A Look Back at Team Mascots, Successes and Failures

From SABR member Larry Granillo at Baseball Prospectus on May 10:

Oh, the mascot. Love ’em or hate ’em, they are as much a part of today’s game as nine-figure contracts, HD ribbon boards, and journalistic digs at Alex Rodriguez.

These costumed, oversized creatures are clearly intended to appeal to the elementary school set, with their bright colors, funny shapes, and/or cartoon influences, but one need not look far to see that they often appeal to much older groups. The Racing Sausages, Mariner Moose, the Phillie Phanatic… people of all ages get excited by these classic mascots on a nightly basis.

Mascots, as we know them today, haven’t always been a part of baseball. Clubs may have had a small animal or a particularly charming child or young man of some sort rooting them on, but their “mascot” status is a bit different than what we see today.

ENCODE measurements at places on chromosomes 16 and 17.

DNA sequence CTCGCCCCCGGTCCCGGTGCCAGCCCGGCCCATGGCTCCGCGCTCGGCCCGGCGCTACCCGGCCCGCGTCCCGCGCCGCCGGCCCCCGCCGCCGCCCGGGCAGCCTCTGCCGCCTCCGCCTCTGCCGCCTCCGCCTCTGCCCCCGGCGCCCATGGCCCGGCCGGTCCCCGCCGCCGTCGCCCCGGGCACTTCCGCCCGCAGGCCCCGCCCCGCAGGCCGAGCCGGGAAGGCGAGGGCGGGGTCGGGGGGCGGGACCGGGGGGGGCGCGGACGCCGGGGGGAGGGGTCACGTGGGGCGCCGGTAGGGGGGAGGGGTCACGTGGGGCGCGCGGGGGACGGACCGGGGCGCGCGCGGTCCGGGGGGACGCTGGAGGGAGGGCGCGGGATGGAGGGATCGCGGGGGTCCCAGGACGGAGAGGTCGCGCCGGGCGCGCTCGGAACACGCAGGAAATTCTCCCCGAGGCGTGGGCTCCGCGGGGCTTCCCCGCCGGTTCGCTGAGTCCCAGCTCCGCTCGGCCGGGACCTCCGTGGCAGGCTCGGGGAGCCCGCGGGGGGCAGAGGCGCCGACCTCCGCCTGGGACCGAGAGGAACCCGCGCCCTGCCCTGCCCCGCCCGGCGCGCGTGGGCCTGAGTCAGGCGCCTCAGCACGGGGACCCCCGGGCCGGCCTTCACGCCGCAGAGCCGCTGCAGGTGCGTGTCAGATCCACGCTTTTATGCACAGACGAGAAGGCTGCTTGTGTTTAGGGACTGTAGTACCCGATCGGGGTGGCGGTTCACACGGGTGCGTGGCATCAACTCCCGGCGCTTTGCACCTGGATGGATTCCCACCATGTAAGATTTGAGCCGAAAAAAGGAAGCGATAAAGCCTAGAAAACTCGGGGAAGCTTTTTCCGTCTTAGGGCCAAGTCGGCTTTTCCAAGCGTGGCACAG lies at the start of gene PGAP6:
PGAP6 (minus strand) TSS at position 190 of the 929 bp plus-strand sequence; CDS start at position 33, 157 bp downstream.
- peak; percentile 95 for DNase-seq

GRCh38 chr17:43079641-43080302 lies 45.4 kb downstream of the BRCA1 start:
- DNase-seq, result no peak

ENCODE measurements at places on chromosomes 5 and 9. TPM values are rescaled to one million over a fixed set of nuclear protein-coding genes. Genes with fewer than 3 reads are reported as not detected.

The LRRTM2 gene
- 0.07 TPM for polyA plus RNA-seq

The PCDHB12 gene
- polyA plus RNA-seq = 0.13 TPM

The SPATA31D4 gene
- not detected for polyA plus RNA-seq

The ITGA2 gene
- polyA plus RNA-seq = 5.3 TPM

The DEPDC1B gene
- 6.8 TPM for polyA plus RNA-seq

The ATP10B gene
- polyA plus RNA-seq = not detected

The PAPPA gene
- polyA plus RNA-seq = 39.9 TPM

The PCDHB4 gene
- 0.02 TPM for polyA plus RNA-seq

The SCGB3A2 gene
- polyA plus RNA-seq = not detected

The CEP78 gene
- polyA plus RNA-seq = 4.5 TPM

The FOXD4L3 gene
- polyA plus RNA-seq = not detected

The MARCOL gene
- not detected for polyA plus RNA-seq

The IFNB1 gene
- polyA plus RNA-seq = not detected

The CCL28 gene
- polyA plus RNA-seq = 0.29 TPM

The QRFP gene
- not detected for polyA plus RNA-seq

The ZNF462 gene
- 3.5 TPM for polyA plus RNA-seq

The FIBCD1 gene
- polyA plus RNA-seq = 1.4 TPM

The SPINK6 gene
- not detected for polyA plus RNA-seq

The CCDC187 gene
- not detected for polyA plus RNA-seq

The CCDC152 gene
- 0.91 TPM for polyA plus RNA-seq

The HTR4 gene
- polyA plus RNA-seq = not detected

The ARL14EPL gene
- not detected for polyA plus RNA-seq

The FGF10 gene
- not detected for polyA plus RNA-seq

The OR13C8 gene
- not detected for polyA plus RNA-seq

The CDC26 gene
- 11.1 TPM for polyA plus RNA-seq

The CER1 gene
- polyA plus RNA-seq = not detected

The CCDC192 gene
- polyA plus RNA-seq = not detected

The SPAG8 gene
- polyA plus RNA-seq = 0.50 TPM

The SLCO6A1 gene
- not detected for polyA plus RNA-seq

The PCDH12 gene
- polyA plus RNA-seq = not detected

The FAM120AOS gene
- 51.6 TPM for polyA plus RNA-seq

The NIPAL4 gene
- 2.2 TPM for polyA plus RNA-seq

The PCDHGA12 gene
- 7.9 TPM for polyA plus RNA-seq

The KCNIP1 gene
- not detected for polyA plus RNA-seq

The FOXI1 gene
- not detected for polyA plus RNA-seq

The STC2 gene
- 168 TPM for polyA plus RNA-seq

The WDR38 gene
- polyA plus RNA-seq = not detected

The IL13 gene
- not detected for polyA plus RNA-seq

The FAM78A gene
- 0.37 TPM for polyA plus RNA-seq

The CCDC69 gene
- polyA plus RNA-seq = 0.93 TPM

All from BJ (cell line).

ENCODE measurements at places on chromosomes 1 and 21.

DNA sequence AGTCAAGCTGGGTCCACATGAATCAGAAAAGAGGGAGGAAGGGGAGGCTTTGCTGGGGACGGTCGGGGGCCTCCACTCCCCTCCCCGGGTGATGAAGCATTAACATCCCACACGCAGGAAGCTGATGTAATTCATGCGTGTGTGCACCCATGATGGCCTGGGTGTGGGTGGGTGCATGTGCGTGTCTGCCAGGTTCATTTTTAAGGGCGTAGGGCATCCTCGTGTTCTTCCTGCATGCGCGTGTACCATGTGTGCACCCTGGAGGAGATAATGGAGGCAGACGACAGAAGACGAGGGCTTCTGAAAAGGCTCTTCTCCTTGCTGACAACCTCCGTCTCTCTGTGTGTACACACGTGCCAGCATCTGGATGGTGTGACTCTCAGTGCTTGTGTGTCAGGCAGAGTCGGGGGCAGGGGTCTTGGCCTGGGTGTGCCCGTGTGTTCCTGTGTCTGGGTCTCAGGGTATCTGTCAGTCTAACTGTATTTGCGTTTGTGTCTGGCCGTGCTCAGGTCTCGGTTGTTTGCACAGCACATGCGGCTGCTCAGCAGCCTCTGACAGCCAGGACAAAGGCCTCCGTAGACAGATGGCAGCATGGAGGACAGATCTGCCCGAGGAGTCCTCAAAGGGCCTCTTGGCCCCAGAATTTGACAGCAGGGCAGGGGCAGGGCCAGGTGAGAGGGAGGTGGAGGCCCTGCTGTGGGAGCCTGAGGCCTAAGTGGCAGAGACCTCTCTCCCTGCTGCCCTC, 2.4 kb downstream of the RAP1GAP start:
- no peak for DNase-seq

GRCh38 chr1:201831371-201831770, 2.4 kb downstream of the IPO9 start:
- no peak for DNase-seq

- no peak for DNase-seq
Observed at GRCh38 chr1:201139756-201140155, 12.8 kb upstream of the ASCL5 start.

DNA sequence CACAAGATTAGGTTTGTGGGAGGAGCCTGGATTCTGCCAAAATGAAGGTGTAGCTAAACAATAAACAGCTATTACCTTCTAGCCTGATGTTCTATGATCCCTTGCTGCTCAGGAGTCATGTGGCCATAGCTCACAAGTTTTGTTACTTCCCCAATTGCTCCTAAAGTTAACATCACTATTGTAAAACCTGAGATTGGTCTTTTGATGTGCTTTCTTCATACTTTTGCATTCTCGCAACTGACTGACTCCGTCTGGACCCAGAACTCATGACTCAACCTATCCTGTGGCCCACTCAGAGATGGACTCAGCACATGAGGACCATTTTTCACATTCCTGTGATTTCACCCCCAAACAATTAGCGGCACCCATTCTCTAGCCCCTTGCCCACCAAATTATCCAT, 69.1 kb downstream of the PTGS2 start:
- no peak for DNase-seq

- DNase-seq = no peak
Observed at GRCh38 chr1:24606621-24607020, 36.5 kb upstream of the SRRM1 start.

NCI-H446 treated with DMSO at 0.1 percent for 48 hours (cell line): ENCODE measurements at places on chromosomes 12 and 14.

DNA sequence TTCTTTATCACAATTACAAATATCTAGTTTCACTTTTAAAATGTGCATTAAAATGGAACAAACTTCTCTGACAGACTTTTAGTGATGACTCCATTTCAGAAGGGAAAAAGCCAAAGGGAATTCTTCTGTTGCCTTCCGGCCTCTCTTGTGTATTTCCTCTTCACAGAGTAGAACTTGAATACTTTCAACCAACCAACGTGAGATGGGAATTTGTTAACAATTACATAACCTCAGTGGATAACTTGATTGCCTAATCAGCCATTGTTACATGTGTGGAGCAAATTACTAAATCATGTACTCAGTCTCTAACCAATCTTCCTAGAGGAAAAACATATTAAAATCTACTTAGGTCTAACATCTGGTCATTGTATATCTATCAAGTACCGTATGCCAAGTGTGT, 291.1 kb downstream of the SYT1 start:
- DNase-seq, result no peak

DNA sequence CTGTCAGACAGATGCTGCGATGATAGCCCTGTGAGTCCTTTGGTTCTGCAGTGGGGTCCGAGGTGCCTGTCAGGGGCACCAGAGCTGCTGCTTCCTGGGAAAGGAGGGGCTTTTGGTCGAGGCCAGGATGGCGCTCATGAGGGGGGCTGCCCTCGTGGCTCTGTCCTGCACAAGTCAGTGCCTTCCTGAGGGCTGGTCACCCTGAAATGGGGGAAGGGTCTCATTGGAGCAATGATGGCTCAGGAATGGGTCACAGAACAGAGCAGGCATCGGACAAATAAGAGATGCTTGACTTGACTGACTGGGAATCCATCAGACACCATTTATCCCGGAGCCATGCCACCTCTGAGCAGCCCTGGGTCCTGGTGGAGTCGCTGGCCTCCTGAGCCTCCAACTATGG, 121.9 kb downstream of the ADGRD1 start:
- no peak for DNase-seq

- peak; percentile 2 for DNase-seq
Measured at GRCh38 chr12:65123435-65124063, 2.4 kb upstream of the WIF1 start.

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The official, costumed mascots that we know and, ahem, love today came into being in the 1960s and 1970s, beginning with Mr. Met and the Phillie Phanatic (by way of San Diego’s “Famous Chicken”). Below is a first attempt at an “exhaustive” look at baseball’s mascots, organized by team and sorted roughly by debut. I say “exhaustive” because I’m confident there are holes here and there. Not all mascots catch on and, more often than not, teams make very little fuss about a mascot’s debut.

Read the full article here: http://www.baseballprospectus.com/article.php?articleid=13856



Originally published: May 10, 2011. Last Updated: May 10, 2011.

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